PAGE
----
And if Obama and Sebelius worked together closely and regularly, why did the president publicly state he did not know about the problems with HealthCare.gov?
The ordinary work of oversight of his own administration and his massive overhaul of the health care system just didn't interest him. Remember how he wasn't all that involved in crafting the bill itself. He just let it be known that he wanted it done and it was outsourced to the Democrats in Congress to come up with something. Then Harry Reid and Nancy Pelosi took the lead in crafting all the little deals of getting the votes necessary to cram the thing through even when they lost the 60th vote when Scott Brown got elected. All Obama is really interested in is making speeches and being adored. The sort of daily follow-up and supervision of those in his administration is just not as much fun as showing up on TV for every possible sports event to get his face in front of the people or hanging with celebrities like Jay Z. He'll go give the speeches in front of adoring crowds. But doing what a true leader does - that's not what he's in this job to do. He's always preferred to be an icon, rather than a true leader.

So are we supposed to be impressed that the administration says Healthcare.gov is messing up only 10% of the applications for healthcare? Is that another one of these small numbers that the administration is using to defend itself, just as they tried to persuade us that having 5% of people lose their insurance due to Obamacare was an insignificant number of people to be concerned about?

I don't care whether Barack Obama knew or didn't know his paternal uncle who had been arrested a couple of years ago for drunk driving. Every family has those whose private lives would not make for edifying publicity. What is peculiar, however, is that the White House press office would resort to poring over Obama's autobiography to see if Uncle Omar had been mentioned so they could peddle a denial to the press, rather than simply asking the President himself. As Paul Mirengoff writes,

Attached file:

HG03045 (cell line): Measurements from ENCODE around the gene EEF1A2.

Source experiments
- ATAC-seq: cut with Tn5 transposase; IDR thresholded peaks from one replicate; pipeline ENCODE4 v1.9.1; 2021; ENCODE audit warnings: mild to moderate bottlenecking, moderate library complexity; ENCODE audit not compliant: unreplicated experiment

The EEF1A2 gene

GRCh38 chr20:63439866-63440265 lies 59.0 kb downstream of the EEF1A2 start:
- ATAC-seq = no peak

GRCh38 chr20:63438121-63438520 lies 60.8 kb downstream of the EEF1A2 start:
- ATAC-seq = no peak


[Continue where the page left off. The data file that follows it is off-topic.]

How ridiculous is this? We are asked to believe that instead of checking with Obama, the only available person who could know the extent of his relationship with Omar, his flacks issued a denial based on book that doesn’t even purport to be autobiographically accurate.

Dreams From My Father does not, of course, provide a definitive list of Obama’s acquaintances. But more than this, Obama has said that the book uses pseudonyms and contains composite (or “compressed”) characters. Thus, it would make no sense to deny Uncle Omar’s existence based on his non-appearance in the book.

So what explains the denial? The most straightforward explanation is pathological lying — the impulse to deny, deny, deny whenever an embarrassing story, even an essentially innocuous one, appears. In this scenario, staff (perhaps at Obama’s direction; perhaps not) decided to deny that Obama had met Uncle Omar provided there was nothing in Obama’s book, or elsewhere in the record, that would show otherwise. Believing they could get away with the lie, they lied.

But Stanley Kurtz suggests a more sophisticated explanation. Stanley suspects, based on his experience with Team Obama’s responses to potentially embarrassing stories he has uncovered, that it is Obama’s policy not to have staff ask him about his past.

This policy enables Obama to avoid confirming embarrassing stories without having to lie. Staff can then deny, or at least not confirm, the story. If the story turns out to be true, Obama can blame his staff. Staff, while taking an obvious hit, can blame sloppy research and thus defend against accusations of lying.
Whichever explanation is the true one, it is clear, yet again, of what a weak sort of leadership that Obama has.